While speaking to the women featured in my documentary, The Herring Quines, I was struck by the sense of history, legacy, and tradition they conveyed. In fact, these themes seemed to emerge in every discussion I had, both on and off-camera. They emerge again in this chat with my wonderful friend Lucy about how these women made ends meet, the role of mental health, and the wonderful world of fisher fashion.
In the middle of the north east countryside, scattered with traditional farm houses, sits a retro travel-themed eatery which feels like it’s been transported from some abandoned stretch of US highway. I made a return visit last week for more delicious cooking, just to make sure I hadn’t imagined it.
I’ve eaten at a lot of cafés and restaurants in the north east, and when it comes to decor, there’s often little to shout about. This decor brought tears to my eyes. Everything is recycled, from the bus seats that form booths against the walls to the building itself, constructed by the owner using disused electricity pylons. Vintage posters and record sleeves adorn the bare wood, and oil cans at each table dispense olive oil for dipping bread. It’s ingenious. The room is filled, but not overstuffed, and every item has a purpose – like the bicycle wheel suspended from the roof, home to pots of cutlery.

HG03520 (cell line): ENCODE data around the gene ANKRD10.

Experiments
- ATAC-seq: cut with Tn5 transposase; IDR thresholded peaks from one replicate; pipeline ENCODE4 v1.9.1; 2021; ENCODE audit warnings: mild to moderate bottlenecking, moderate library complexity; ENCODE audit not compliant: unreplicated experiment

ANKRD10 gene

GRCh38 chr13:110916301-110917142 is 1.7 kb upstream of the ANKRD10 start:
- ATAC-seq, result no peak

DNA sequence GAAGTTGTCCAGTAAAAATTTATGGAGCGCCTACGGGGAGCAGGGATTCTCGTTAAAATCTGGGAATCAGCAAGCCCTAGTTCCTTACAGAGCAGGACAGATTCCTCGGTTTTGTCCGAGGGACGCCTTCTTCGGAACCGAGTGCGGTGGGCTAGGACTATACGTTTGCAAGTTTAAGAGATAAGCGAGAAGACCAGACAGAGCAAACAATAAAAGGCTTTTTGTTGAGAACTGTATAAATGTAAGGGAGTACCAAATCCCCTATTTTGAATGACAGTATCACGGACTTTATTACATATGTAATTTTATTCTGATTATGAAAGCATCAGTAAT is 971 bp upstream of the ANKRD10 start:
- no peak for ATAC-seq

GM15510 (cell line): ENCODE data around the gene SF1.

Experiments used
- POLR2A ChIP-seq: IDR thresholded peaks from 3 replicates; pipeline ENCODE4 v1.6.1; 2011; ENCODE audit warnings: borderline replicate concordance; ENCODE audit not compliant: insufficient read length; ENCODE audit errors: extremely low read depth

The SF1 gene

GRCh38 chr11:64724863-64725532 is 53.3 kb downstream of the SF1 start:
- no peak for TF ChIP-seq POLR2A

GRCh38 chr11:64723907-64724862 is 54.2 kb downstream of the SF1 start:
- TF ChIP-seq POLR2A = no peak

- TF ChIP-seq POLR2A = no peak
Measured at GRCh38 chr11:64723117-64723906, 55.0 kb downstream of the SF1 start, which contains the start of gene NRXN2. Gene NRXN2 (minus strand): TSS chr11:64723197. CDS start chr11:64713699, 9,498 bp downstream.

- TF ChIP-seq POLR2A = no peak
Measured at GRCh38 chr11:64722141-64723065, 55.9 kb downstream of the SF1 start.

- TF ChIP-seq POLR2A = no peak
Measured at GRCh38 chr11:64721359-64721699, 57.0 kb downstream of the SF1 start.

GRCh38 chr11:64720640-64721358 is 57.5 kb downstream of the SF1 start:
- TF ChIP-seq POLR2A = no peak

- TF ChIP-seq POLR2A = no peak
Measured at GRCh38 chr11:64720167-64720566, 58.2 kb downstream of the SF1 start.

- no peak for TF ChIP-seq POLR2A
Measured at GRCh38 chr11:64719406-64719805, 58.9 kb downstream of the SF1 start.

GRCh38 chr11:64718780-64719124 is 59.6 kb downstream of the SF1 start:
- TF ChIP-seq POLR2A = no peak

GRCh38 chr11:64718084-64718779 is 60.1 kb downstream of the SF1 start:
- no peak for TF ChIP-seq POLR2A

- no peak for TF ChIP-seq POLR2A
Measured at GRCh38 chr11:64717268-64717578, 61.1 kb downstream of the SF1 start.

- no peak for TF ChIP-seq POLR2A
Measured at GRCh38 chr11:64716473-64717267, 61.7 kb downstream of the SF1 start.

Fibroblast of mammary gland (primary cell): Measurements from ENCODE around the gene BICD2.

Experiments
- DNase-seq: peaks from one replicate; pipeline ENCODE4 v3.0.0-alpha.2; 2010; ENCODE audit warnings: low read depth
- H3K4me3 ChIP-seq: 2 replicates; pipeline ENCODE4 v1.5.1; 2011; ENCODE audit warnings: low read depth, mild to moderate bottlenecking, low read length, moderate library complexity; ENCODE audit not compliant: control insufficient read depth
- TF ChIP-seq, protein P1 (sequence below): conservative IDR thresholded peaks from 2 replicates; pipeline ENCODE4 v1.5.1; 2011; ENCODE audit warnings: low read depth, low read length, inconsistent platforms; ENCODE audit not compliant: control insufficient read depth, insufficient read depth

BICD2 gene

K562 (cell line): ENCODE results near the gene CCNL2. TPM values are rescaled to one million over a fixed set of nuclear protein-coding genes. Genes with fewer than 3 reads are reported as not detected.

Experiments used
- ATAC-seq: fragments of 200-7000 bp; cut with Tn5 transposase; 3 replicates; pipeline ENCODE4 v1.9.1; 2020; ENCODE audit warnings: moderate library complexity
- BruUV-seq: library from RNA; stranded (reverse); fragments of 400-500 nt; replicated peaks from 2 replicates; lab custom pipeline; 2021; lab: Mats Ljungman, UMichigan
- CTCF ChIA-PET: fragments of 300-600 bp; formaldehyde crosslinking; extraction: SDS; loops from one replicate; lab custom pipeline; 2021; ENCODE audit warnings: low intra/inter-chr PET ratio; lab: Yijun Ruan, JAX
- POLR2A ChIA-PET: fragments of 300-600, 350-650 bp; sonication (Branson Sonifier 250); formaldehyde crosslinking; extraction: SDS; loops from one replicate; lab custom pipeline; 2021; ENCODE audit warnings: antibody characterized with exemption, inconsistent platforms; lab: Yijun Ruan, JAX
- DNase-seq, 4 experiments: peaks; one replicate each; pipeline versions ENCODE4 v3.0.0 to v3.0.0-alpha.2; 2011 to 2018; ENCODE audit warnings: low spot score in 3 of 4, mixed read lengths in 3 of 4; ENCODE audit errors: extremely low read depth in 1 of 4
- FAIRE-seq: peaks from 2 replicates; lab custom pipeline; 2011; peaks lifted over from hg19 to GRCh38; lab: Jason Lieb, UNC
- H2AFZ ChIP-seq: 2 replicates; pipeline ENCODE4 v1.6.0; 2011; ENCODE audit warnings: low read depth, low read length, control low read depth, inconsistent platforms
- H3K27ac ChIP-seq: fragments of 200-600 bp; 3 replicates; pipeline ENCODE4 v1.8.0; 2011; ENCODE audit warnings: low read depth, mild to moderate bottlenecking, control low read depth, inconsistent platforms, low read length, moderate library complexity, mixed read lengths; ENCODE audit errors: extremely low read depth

You can expect a good meal in most places in Aberdeenshire: a hearty soup, standard fillings for sandwiches, home bakes. By and large the offerings are quite similar, allowing for the occasional specialty. In its menu, too, Lastbus stands apart from other eateries.
On weekdays, soups are accompanied by a selection of cakes and desserts. My first visit brought a flavoursome lentil and bean soup, the second a rich butternut squash and sweet potato soup. The sundaes are not to be missed. Stacked with yoghurt, granola, fresh pineapple, and pomegranate seeds, they’re heavy on indulgence and light on guilt.
For vegetarians fed up of bland, stunted menu offerings, and even someone like myself who is not (more just a cheapskate), Lastbus is a paradise. The menu changes frequently, but you can bet whatever’s on offer is fresh, tasty and totally meat-free.
The singular drawback is that, being nestled atop a hill behind New Pitsligo, Lastbus requires a car (or a walk from a nearby bus stop) to reach. But with fantastic, great value food in dreamy surroundings that you don’t find on just any Scottish hillside, it’s completely worth the journey.
Check out lostcafe.org for more information.